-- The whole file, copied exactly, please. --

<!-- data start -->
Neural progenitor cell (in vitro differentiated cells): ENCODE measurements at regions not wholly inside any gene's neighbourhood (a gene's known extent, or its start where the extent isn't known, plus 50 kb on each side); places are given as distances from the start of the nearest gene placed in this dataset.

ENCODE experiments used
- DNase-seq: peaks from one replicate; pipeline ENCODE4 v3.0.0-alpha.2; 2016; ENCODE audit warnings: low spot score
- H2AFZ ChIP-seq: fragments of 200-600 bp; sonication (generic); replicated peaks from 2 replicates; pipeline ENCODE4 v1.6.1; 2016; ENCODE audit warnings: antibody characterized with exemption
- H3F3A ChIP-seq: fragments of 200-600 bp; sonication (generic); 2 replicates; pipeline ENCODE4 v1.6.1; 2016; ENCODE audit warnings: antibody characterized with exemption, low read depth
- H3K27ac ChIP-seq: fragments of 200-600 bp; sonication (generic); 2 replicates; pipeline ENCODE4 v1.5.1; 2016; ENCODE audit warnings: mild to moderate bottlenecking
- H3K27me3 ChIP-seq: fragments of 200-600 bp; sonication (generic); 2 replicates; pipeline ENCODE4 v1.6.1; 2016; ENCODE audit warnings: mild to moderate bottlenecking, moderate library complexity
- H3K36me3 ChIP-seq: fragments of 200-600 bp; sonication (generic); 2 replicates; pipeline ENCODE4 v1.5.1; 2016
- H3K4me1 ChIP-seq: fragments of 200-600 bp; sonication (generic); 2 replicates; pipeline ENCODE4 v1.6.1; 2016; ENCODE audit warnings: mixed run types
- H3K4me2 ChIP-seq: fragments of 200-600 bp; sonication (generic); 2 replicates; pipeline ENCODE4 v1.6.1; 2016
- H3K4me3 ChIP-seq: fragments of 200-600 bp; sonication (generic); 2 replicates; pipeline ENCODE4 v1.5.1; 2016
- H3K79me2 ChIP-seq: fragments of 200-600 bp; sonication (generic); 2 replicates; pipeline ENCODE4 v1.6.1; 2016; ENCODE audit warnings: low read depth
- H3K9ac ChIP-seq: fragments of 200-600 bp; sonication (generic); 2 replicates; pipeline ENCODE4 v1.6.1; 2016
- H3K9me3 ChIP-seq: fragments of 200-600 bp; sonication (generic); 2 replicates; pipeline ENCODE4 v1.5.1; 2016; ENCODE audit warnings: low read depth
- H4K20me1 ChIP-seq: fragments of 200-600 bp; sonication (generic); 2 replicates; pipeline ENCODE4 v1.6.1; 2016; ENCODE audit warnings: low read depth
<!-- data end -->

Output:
Neural progenitor cell (in vitro differentiated cells): ENCODE measurements at regions not wholly inside any gene's neighbourhood (a gene's known extent, or its start where the extent isn't known, plus 50 kb on each side); places are given as distances from the start of the nearest gene placed in this dataset.

ENCODE experiments used
- DNase-seq: peaks from one replicate; pipeline ENCODE4 v3.0.0-alpha.2; 2016; ENCODE audit warnings: low spot score
- H2AFZ ChIP-seq: fragments of 200-600 bp; sonication (generic); replicated peaks from 2 replicates; pipeline ENCODE4 v1.6.1; 2016; ENCODE audit warnings: antibody characterized with exemption
- H3F3A ChIP-seq: fragments of 200-600 bp; sonication (generic); 2 replicates; pipeline ENCODE4 v1.6.1; 2016; ENCODE audit warnings: antibody characterized with exemption, low read depth
- H3K27ac ChIP-seq: fragments of 200-600 bp; sonication (generic); 2 replicates; pipeline ENCODE4 v1.5.1; 2016; ENCODE audit warnings: mild to moderate bottlenecking
- H3K27me3 ChIP-seq: fragments of 200-600 bp; sonication (generic); 2 replicates; pipeline ENCODE4 v1.6.1; 2016; ENCODE audit warnings: mild to moderate bottlenecking, moderate library complexity
- H3K36me3 ChIP-seq: fragments of 200-600 bp; sonication (generic); 2 replicates; pipeline ENCODE4 v1.5.1; 2016
- H3K4me1 ChIP-seq: fragments of 200-600 bp; sonication (generic); 2 replicates; pipeline ENCODE4 v1.6.1; 2016; ENCODE audit warnings: mixed run types
- H3K4me2 ChIP-seq: fragments of 200-600 bp; sonication (generic); 2 replicates; pipeline ENCODE4 v1.6.1; 2016
- H3K4me3 ChIP-seq: fragments of 200-600 bp; sonication (generic); 2 replicates; pipeline ENCODE4 v1.5.1; 2016
- H3K79me2 ChIP-seq: fragments of 200-600 bp; sonication (generic); 2 replicates; pipeline ENCODE4 v1.6.1; 2016; ENCODE audit warnings: low read depth
- H3K9ac ChIP-seq: fragments of 200-600 bp; sonication (generic); 2 replicates; pipeline ENCODE4 v1.6.1; 2016
- H3K9me3 ChIP-seq: fragments of 200-600 bp; sonication (generic); 2 replicates; pipeline ENCODE4 v1.5.1; 2016; ENCODE audit warnings: low read depth
- H4K20me1 ChIP-seq: fragments of 200-600 bp; sonication (generic); 2 replicates; pipeline ENCODE4 v1.6.1; 2016; ENCODE audit warnings: low read depth